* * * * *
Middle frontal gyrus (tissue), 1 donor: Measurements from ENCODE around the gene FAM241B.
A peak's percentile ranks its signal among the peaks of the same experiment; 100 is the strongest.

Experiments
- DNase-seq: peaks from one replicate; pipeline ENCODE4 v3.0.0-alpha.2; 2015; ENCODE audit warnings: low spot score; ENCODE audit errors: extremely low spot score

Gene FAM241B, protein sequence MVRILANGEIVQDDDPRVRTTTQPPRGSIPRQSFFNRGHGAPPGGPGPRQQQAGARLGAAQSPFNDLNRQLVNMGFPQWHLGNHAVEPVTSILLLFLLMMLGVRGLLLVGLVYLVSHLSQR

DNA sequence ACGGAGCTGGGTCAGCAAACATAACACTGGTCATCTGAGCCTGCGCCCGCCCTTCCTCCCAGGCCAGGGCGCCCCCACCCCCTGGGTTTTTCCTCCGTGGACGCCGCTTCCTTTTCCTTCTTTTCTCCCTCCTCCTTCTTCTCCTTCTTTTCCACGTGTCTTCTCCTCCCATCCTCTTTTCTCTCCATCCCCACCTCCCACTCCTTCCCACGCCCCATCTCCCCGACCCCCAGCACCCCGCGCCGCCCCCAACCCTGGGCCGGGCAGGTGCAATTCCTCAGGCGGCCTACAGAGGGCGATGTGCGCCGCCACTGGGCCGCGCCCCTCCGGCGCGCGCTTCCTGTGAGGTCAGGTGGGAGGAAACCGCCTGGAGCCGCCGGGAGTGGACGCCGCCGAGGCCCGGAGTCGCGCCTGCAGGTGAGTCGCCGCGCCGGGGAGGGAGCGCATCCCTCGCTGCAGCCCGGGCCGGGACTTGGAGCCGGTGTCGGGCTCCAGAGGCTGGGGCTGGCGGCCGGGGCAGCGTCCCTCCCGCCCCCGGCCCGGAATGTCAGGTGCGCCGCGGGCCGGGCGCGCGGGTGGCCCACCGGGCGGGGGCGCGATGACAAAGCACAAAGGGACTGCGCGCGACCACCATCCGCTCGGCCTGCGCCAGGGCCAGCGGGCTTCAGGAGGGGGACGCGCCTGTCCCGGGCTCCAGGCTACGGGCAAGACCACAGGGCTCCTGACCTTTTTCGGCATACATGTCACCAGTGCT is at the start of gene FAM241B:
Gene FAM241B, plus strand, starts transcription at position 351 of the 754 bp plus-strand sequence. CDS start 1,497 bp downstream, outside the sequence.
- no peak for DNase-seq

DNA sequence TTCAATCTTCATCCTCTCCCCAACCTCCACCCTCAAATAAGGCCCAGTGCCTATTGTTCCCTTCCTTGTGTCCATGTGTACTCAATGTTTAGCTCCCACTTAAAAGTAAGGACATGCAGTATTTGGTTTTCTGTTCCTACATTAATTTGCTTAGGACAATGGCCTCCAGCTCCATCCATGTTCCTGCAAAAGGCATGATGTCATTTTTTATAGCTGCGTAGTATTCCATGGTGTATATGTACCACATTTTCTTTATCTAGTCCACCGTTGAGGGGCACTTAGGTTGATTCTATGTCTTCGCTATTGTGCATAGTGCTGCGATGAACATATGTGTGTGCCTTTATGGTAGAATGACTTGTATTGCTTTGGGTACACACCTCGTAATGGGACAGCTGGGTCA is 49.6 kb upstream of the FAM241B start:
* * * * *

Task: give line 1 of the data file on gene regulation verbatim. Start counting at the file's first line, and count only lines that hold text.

Middle frontal gyrus (tissue), 1 donor: Measurements from ENCODE around the gene FAM241B.